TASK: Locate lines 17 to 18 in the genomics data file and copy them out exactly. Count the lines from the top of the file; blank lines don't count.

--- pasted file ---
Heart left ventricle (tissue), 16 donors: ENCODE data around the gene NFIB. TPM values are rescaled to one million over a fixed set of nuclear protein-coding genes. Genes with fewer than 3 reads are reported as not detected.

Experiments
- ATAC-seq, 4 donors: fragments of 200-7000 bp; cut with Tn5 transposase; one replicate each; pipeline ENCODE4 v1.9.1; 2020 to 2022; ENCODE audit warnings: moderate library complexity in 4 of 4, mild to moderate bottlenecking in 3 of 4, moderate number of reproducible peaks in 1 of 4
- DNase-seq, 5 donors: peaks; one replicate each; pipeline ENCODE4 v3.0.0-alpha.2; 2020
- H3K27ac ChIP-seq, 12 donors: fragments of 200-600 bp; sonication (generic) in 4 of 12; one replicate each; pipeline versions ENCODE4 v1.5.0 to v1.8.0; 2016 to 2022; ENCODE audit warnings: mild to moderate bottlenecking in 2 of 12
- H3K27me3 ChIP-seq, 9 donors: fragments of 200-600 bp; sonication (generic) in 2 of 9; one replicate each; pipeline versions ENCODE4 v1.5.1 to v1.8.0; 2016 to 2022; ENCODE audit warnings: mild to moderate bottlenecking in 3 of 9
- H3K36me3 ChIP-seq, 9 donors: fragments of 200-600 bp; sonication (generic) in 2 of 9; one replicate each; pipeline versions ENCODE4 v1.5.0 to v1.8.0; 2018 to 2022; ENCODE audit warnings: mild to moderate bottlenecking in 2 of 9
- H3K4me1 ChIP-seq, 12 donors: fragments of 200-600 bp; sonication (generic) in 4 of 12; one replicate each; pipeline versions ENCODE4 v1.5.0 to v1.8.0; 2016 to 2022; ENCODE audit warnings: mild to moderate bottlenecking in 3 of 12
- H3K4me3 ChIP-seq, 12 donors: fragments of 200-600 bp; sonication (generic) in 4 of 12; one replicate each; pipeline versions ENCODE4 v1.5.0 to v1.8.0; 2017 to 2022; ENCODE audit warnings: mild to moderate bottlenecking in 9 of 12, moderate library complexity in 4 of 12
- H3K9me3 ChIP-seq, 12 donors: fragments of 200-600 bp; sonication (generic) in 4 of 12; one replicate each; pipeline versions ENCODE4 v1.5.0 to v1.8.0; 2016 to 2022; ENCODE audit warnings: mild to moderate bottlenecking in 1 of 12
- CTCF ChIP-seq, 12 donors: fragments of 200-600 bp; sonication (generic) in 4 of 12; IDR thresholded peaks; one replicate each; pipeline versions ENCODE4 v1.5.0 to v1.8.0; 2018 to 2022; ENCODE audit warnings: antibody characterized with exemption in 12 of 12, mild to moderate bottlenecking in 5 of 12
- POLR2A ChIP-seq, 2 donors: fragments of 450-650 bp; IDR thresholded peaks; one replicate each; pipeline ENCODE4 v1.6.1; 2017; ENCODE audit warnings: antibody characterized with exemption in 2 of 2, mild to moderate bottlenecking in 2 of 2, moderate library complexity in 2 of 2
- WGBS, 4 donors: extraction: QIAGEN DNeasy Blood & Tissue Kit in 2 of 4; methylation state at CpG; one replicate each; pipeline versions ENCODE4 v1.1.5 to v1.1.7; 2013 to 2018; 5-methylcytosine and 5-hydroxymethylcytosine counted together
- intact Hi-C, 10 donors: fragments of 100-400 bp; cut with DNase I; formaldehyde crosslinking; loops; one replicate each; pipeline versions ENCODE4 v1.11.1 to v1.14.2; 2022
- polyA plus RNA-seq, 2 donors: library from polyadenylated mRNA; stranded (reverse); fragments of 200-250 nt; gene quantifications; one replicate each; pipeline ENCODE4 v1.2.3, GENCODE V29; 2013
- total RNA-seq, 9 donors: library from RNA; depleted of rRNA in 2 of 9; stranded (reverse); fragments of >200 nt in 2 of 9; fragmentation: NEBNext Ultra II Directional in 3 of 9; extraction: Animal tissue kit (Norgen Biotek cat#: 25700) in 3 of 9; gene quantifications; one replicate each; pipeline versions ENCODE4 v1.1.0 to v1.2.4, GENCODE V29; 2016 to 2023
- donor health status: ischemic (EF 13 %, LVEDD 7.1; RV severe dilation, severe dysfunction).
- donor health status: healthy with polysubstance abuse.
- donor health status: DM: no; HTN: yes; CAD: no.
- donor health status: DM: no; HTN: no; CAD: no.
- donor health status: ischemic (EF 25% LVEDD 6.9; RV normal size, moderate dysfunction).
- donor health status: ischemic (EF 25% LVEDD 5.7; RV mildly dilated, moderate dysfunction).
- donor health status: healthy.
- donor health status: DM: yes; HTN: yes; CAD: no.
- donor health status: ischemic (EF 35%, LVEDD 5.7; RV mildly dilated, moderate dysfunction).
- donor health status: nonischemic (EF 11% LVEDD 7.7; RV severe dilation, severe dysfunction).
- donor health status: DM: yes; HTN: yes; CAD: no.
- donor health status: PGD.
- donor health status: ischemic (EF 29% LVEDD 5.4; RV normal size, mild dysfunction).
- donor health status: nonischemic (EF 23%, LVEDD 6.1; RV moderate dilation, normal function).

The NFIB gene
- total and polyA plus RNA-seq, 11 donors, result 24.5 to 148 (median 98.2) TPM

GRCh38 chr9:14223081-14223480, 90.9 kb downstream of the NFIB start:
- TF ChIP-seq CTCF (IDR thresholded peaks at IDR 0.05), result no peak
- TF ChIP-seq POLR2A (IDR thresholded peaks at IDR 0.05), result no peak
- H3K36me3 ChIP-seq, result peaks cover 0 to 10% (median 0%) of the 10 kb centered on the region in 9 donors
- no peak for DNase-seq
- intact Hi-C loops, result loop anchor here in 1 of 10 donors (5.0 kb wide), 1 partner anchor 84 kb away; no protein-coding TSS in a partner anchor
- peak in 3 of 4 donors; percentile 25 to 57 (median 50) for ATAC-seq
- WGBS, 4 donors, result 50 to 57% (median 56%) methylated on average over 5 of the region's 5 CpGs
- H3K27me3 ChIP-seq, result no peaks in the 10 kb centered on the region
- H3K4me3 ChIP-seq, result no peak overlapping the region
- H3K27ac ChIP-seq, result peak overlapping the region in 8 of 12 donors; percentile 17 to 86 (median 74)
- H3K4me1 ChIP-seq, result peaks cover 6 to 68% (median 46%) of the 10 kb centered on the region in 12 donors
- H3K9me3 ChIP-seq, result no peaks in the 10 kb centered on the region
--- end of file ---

- donor health status: ischemic (EF 13 %, LVEDD 7.1; RV severe dilation, severe dysfunction).
- donor health status: healthy with polysubstance abuse.